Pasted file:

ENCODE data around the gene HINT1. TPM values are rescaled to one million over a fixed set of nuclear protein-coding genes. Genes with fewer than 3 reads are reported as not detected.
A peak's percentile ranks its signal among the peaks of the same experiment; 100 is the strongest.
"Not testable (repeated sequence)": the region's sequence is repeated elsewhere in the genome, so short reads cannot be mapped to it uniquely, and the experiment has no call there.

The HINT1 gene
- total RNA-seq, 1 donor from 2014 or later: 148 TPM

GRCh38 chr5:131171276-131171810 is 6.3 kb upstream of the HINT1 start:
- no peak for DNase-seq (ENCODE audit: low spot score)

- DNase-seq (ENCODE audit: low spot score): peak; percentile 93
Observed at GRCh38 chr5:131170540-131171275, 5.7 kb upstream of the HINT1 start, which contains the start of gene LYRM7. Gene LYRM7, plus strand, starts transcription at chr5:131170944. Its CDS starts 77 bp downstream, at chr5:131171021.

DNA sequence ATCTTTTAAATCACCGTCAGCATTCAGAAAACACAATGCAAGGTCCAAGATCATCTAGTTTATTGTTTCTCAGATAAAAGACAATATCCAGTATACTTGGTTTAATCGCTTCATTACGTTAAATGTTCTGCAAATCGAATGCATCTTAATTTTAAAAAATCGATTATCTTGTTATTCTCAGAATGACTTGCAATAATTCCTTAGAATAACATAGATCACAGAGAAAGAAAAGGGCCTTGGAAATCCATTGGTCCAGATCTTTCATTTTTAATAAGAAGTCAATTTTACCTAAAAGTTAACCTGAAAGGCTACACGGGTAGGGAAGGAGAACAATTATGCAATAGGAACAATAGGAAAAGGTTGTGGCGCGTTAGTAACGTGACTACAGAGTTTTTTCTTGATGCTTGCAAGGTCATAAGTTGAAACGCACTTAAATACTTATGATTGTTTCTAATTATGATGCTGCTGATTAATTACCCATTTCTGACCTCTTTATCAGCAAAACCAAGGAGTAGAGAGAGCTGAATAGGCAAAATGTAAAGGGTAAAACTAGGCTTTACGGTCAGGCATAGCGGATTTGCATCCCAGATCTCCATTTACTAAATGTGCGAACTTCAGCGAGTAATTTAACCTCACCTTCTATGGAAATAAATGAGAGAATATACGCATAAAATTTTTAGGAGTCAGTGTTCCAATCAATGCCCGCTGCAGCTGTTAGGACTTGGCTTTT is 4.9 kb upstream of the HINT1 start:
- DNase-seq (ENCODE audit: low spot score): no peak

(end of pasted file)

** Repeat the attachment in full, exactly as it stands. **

ENCODE data around the gene HINT1. TPM values are rescaled to one million over a fixed set of nuclear protein-coding genes. Genes with fewer than 3 reads are reported as not detected.
A peak's percentile ranks its signal among the peaks of the same experiment; 100 is the strongest.
"Not testable (repeated sequence)": the region's sequence is repeated elsewhere in the genome, so short reads cannot be mapped to it uniquely, and the experiment has no call there.

The HINT1 gene
- total RNA-seq, 1 donor from 2014 or later: 148 TPM

GRCh38 chr5:131171276-131171810 is 6.3 kb upstream of the HINT1 start:
- no peak for DNase-seq (ENCODE audit: low spot score)

- DNase-seq (ENCODE audit: low spot score): peak; percentile 93
Observed at GRCh38 chr5:131170540-131171275, 5.7 kb upstream of the HINT1 start, which contains the start of gene LYRM7. Gene LYRM7, plus strand, starts transcription at chr5:131170944. Its CDS starts 77 bp downstream, at chr5:131171021.

DNA sequence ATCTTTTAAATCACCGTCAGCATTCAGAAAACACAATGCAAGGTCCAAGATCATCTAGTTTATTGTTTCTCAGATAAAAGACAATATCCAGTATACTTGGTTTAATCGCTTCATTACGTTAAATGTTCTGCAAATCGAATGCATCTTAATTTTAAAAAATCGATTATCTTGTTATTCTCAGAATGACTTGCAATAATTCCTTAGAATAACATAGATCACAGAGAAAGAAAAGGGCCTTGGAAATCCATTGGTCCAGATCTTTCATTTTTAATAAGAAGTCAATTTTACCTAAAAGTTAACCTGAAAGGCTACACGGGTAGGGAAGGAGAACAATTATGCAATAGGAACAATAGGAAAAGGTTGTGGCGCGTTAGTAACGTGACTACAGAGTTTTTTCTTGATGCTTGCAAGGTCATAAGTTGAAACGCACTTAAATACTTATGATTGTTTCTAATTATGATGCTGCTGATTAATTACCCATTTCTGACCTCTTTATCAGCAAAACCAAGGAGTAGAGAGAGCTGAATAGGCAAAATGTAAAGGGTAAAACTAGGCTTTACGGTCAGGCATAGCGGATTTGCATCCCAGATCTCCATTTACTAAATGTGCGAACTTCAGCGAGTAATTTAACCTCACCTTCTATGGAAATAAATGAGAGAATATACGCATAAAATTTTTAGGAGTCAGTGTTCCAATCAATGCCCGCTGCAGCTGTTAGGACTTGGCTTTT is 4.9 kb upstream of the HINT1 start:
- DNase-seq (ENCODE audit: low spot score): no peak